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A man in his mid-30s presented to our hospital with the complaints of swelling and dull aching pain in the first web space of his left hand (graphic diagram, figure 1) for the last 1 month. The patient first noticed the swelling 5 years earlier, when it was the size of a grain. The swelling gradually increased in size until it became the size of an almond. On examination the swelling was palpable in the first web space and had a soft to firm consistency. Ultrasonography revealed a well-defined, elongated and mixed echogenic lesion (20×10 mm in size) in the first web space in the subfascial and subcutaneous planes. The lesion showed internal vascularity on the colour Doppler examination (figure 2A,B) and abutted the underlying muscles of the first web space. MRI examination revealed a well-defined soft tissue lesion that appeared isointense to surrounding muscles on T1-weighted image and hyperintense on T2-weighted/proton density fat suppressed images (figure 2C,D). The lesion was abutting the first dorsal interosseous muscle. Based on these findings, differential diagnoses of benign neoplastic lesions such as vascular malformations (haemangioma), nerve sheath tumour and lipomatous lesions were suggested. The patient underwent a local excision and the mass was sent for a histopathological examination (HPE) (figure 3A,B). The HPE demonstrated multiple dense whirls of hyalinised stroma obliterating the endothelium-lined proliferated vascular channels, suggestive of sclerosing variety of haemangioma (figure 3C,D). The patient recovered well without any recurrence.
Soft tissue haemangiomas are benign angiomatous lesions and represent up to 7% of all benign soft tissue tumours. Haemangiomas are more commonly found in children, and are termed vascular tumours. Presentation in the adult age group is highly unusual. Haemangiomas are classified as benign, locally aggressive and malignant lesions according to the International Society for the Study of Vascular Anomalies classification. The patient typically describes the lesion as an indistinct mass that becomes larger or smaller with time. Deep-seated haemangiomas cannot be distinguished from malignant soft tissue tumours without imaging and histopathological studies. Different types of typical haemangiomas have been described,1 which may demonstrate unique radiological manifestations; however, in many cases, the imaging characteristics are insufficient in reaching a diagnosis. Haemangiomas have a proliferation and then a degeneration phase. First, there is a rapid growth of endothelial cells that form syncytial masses with or without increased blood flow, and this phase is linked to high angiogenic factor levels such as vascular endothelial growth factors and basic fibroblast growth factors. This is followed by an end stage, also called the involution stage, in which complete sclerosis or hyalinisation of the haemangioma matrix occurs.2 3 These sclerosed haemangiomas are mostly asymptomatic and often incidentally found. Radiological investigations play an important role in diagnosing haemangiomas, as these lesions have typical imaging features. On USG, these appear as hypoechoic lesions with or without vascular flow and as T1/T2-weighted iso/hyperintense lesions on MRI; however, rarely atypical morphologies might also be detected.4 5 The process of sclerosis changes the radiological characteristics, making their diagnosis nearly impossible by using imaging characteristics only. This may warrant surgical/pathological correlation.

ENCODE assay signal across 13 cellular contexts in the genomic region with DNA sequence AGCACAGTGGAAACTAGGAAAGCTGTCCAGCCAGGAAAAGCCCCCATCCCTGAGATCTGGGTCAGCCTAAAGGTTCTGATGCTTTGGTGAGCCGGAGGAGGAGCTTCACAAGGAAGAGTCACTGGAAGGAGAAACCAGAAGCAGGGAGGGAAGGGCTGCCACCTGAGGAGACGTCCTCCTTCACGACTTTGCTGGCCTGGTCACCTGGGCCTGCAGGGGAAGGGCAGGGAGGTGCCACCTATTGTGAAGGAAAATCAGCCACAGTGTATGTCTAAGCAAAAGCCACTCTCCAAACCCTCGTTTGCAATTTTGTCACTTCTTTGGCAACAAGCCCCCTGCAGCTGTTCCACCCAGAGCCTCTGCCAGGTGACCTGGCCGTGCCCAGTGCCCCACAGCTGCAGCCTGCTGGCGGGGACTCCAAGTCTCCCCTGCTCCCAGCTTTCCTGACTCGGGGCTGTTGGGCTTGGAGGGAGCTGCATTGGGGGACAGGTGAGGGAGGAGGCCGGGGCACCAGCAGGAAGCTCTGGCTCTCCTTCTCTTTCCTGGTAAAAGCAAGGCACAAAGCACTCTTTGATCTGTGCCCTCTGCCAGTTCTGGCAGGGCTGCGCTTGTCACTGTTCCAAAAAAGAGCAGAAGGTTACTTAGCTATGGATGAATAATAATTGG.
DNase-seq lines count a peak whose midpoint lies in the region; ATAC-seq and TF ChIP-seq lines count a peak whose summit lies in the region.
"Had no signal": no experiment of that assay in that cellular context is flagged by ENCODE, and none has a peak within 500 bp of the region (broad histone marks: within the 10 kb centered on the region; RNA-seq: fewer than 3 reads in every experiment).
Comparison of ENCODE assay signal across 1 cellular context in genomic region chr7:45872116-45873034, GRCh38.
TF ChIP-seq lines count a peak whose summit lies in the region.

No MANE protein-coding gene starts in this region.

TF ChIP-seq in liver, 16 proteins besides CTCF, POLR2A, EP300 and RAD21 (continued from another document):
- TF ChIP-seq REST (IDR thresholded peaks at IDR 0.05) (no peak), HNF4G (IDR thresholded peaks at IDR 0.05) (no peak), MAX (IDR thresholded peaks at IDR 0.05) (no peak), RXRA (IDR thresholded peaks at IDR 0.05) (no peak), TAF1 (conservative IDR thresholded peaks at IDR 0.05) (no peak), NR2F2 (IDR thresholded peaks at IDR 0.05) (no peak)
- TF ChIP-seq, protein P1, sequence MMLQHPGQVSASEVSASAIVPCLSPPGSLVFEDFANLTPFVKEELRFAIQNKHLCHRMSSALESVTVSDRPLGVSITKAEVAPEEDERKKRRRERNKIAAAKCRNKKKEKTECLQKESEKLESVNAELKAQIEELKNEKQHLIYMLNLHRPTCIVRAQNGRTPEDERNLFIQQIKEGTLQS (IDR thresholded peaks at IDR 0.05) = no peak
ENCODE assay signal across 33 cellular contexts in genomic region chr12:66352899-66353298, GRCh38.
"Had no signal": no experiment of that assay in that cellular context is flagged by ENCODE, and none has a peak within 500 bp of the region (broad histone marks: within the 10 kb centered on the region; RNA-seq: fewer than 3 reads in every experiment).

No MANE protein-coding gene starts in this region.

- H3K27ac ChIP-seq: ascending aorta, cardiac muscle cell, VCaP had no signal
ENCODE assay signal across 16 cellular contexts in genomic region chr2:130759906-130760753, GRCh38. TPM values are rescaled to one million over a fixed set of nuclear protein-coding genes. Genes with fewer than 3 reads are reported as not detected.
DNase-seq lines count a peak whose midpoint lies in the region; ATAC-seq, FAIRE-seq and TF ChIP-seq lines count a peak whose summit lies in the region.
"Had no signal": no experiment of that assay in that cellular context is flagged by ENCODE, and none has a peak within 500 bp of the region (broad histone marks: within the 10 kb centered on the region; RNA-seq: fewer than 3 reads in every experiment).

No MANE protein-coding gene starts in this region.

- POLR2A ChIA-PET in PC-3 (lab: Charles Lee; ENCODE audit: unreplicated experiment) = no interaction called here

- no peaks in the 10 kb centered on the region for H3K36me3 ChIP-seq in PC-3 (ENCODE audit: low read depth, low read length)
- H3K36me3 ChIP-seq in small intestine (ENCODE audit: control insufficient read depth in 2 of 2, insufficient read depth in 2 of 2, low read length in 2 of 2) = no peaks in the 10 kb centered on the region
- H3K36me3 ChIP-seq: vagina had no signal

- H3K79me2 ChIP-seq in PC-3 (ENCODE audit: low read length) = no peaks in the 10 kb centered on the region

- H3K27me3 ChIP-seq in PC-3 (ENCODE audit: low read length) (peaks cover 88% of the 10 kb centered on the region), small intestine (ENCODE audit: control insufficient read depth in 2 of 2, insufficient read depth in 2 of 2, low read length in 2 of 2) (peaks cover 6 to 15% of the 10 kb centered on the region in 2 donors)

I was having this swelling in my hand for a long while, it was increasing in size and sometimes it was painful. I came to the hospital and doctors helped me a lot. They could not reach the exact diagnosis, however they operated on it very nicely and sent that excised swelling for testing and told me that it was some non-malignant lesion which gave me a big relief.
Reduced fat and increased hyalinised material in atypical haemangiomas create diagnostic difficulties in ultrasonography, as this entity mimics nerve sheath tumours and other benign soft tissue neoplastic lesions.
A sclerosing phenomenon is responsible for the change in the radiological appearance of soft tissue haemangioma, and this needs confirmation by histopathological examination.
MRI is the choice of investigation for soft tissue lesions, as MRI has inherent high tissue contrast resolution properties. We highlight post-resection histopathological examination for sclerosing haemangiomas as they mimic other benign neoplasms.
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Contributors KS, RS: planning, conduct, reporting, conception and design, acquisition of data, or analysis and interpretation of data. TT, SK: acquisition of data and interpretation of data.
Funding The authors have not declared a specific grant for this research from any funding agency in the public, commercial or not-for-profit sectors.
Case reports provide a valuable learning resource for the scientific community and can indicate areas of interest for future research. They should not be used in isolation to guide treatment choices or public health policy.
Competing interests None declared.
Provenance and peer review Not commissioned; externally peer reviewed.